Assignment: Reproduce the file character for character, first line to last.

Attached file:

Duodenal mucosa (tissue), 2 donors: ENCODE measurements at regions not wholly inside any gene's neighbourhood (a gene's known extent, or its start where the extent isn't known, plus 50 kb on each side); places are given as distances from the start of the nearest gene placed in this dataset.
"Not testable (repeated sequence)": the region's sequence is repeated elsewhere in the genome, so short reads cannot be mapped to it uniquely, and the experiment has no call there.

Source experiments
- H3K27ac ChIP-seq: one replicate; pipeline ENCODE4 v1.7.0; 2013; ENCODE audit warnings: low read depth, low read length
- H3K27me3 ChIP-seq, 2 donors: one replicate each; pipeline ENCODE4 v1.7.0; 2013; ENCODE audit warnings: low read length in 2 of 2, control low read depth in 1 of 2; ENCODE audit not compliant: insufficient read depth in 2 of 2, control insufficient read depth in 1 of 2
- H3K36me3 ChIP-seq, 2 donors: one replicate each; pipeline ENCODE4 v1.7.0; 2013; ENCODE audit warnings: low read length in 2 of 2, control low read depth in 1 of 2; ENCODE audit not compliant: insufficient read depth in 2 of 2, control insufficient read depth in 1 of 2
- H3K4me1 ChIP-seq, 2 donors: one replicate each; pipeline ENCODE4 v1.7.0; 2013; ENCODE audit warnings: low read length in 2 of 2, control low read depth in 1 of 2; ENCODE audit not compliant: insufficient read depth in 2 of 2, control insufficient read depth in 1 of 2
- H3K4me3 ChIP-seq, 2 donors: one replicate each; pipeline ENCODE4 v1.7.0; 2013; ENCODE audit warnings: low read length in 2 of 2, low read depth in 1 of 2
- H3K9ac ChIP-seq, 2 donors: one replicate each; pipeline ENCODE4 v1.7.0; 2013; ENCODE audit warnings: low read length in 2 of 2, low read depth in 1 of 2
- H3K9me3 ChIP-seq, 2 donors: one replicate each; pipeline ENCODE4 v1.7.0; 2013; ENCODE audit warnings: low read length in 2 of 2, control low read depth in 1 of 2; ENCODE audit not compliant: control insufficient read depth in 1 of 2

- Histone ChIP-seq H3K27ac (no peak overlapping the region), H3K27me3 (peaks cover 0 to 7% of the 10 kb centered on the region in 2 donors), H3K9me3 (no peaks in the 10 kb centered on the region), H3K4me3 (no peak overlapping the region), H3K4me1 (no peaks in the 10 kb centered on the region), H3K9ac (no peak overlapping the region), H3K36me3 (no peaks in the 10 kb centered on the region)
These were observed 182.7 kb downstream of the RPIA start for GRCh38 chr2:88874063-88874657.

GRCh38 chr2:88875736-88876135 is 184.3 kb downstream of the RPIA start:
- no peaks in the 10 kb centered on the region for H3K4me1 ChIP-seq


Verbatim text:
Duodenal mucosa (tissue), 2 donors: ENCODE measurements at regions not wholly inside any gene's neighbourhood (a gene's known extent, or its start where the extent isn't known, plus 50 kb on each side); places are given as distances from the start of the nearest gene placed in this dataset.
"Not testable (repeated sequence)": the region's sequence is repeated elsewhere in the genome, so short reads cannot be mapped to it uniquely, and the experiment has no call there.

Source experiments
- H3K27ac ChIP-seq: one replicate; pipeline ENCODE4 v1.7.0; 2013; ENCODE audit warnings: low read depth, low read length
- H3K27me3 ChIP-seq, 2 donors: one replicate each; pipeline ENCODE4 v1.7.0; 2013; ENCODE audit warnings: low read length in 2 of 2, control low read depth in 1 of 2; ENCODE audit not compliant: insufficient read depth in 2 of 2, control insufficient read depth in 1 of 2
- H3K36me3 ChIP-seq, 2 donors: one replicate each; pipeline ENCODE4 v1.7.0; 2013; ENCODE audit warnings: low read length in 2 of 2, control low read depth in 1 of 2; ENCODE audit not compliant: insufficient read depth in 2 of 2, control insufficient read depth in 1 of 2
- H3K4me1 ChIP-seq, 2 donors: one replicate each; pipeline ENCODE4 v1.7.0; 2013; ENCODE audit warnings: low read length in 2 of 2, control low read depth in 1 of 2; ENCODE audit not compliant: insufficient read depth in 2 of 2, control insufficient read depth in 1 of 2
- H3K4me3 ChIP-seq, 2 donors: one replicate each; pipeline ENCODE4 v1.7.0; 2013; ENCODE audit warnings: low read length in 2 of 2, low read depth in 1 of 2
- H3K9ac ChIP-seq, 2 donors: one replicate each; pipeline ENCODE4 v1.7.0; 2013; ENCODE audit warnings: low read length in 2 of 2, low read depth in 1 of 2
- H3K9me3 ChIP-seq, 2 donors: one replicate each; pipeline ENCODE4 v1.7.0; 2013; ENCODE audit warnings: low read length in 2 of 2, control low read depth in 1 of 2; ENCODE audit not compliant: control insufficient read depth in 1 of 2

- Histone ChIP-seq H3K27ac (no peak overlapping the region), H3K27me3 (peaks cover 0 to 7% of the 10 kb centered on the region in 2 donors), H3K9me3 (no peaks in the 10 kb centered on the region), H3K4me3 (no peak overlapping the region), H3K4me1 (no peaks in the 10 kb centered on the region), H3K9ac (no peak overlapping the region), H3K36me3 (no peaks in the 10 kb centered on the region)
These were observed 182.7 kb downstream of the RPIA start for GRCh38 chr2:88874063-88874657.

GRCh38 chr2:88875736-88876135 is 184.3 kb downstream of the RPIA start:
- no peaks in the 10 kb centered on the region for H3K4me1 ChIP-seq